The Brewers

By Glenn Fullington

To watch Brian Miller's audio slide show on the Terrapin brewery, click the image.

To watch Brian Miller's audio slide show on the Terrapin brewery, click the image.

It’s 5:55 and the Terrapin brewery is packed. Well over one hundred people are already sampling beers and they only opened twenty-five minutes ago.  There is a caterer setting up for a private wedding related celebration that will take up the inside floor space later in the evening.  Taps are being manned both inside and outside.  Tours are shuffling from tank to tank sampling raw ingredients out of jars.  Industrial bags of grains and hops give the warehouse the oddly pleasant odor of a pet store.  Mostly people are standing around conversing with one another and the live calypso jam band is faintly audible in the boardroom on the opposite side of the 40,000 square foot building.  Brian “Spike” Buckowski and John Cochran are trying to put into words exactly what they wanted to achieve by opening Terrapin but the atmosphere outside gives the best explanation.  Plastered wide and genuine across both of their faces is the best answer I get out of them.

John and Spike met in Atlanta in the mid 90s while both worked at a local brewery.  Their shared passion for rich, exotic, and daring brew varieties led to collaboration in 1998.  Between then and 2002 the two worked to raise funds and convince investors that they could create a unique and tasty beer.  Contract brewing out of another facility at first, the pair produced their first offering, the Rye Pale Ale in April 2002 and sold it to a handful of bars in Athens and only then on tap.  By October, Terrapin had won gold in the American-Style Pale Ale category at the Great American Beer Festival.  That seemed to make a good impression with investors, John recalls.  

“We had to show them that we could make good beer and not tell them and the only way is to make a batch,” John explained earlier while walking past their bottling station. 

Spike styles his hair as his name would suggest and his sandals, shorts and streamline sunglasses are appropriate for the warm spring day.  John’s mop of sandy hair, almost imperceptibly thinner on top, denotes his far-from-corporate mentality.  His hat and shirt bear the company’s logo, a terrapin splashing in some liquid, presumably water, but it could just as easily not be.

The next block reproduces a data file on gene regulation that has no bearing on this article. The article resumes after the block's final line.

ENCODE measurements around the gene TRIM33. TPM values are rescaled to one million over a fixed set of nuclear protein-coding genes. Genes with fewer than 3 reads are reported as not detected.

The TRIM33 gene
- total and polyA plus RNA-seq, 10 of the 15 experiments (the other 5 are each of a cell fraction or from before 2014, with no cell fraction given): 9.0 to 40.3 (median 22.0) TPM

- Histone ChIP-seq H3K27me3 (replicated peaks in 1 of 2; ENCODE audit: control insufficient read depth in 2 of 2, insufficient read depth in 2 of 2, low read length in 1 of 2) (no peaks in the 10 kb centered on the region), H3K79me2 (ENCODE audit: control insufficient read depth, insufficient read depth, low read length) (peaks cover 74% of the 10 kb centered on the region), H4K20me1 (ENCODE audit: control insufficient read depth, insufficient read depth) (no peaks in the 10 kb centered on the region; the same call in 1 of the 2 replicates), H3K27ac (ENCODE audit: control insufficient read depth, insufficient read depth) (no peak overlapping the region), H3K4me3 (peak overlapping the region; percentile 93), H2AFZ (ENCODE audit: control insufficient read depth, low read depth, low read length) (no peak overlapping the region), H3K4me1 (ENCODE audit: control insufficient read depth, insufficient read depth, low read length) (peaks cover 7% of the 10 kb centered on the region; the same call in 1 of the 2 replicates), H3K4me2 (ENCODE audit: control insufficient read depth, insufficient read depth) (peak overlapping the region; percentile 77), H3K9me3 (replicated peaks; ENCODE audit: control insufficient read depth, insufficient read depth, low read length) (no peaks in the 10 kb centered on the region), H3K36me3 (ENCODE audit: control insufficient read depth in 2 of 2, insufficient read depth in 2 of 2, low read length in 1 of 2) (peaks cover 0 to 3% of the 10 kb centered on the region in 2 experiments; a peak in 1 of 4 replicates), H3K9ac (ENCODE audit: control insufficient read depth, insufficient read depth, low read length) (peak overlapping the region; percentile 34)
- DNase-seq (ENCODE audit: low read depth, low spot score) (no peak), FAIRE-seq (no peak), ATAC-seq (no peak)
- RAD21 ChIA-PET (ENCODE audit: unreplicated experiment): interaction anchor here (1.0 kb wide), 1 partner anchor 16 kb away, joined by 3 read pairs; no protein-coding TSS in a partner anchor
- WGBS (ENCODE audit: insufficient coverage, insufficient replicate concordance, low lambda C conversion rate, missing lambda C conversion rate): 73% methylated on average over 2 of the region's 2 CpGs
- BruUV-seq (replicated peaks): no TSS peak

The origin of the company’s name derives from John and Spike’s love for music.  The Grateful Dead’s 1977 album “Terrapin Station” was critically regarded as a departure from the band’s traditional bluesy folk style into a more progressive rock symphonic sound.  Likewise Terrapin Beer is Spike and John’s departure from traditional brewing. 

“Spike was a real deadhead in college,” John says, adding, “I came up with some really bad names before he came up with this.”

Music is a mainstay at the brewery and a part of their philosophy.  During a workday from atop a desk in the main warehouse, classic rock is blasted from a boom box into the sizeable expanse.  Nearly every weekend, during the tasting, there is a live band or two performing either on the permanent stage outside or set up inside for inclement weather.  It’s part of their image and they know that combining beer with live music is a tried and true formula for good times.

Soon after the Rye Pale Ale was released in Atlanta, some time after it’s debut at the Classic City Beer Festival Athens in 2002, Spike was attending Bonnaroo Music and Arts Festival and while perusing the vendor area he came across an artist by the name of Richard Biffle.  Biffle has illustrated album art for several bands including Government Mule, Phil Lesh and Friends and conveniently The Grateful Dead.  Spike asked Biffle to come up with some concepts for a label for their Rye Pale Ale, and when he delivered a banjo-wielding turtle adorning Jerry Garcia-esque glasses and a stalk of wheat resting in his mouth they knew they had found their man.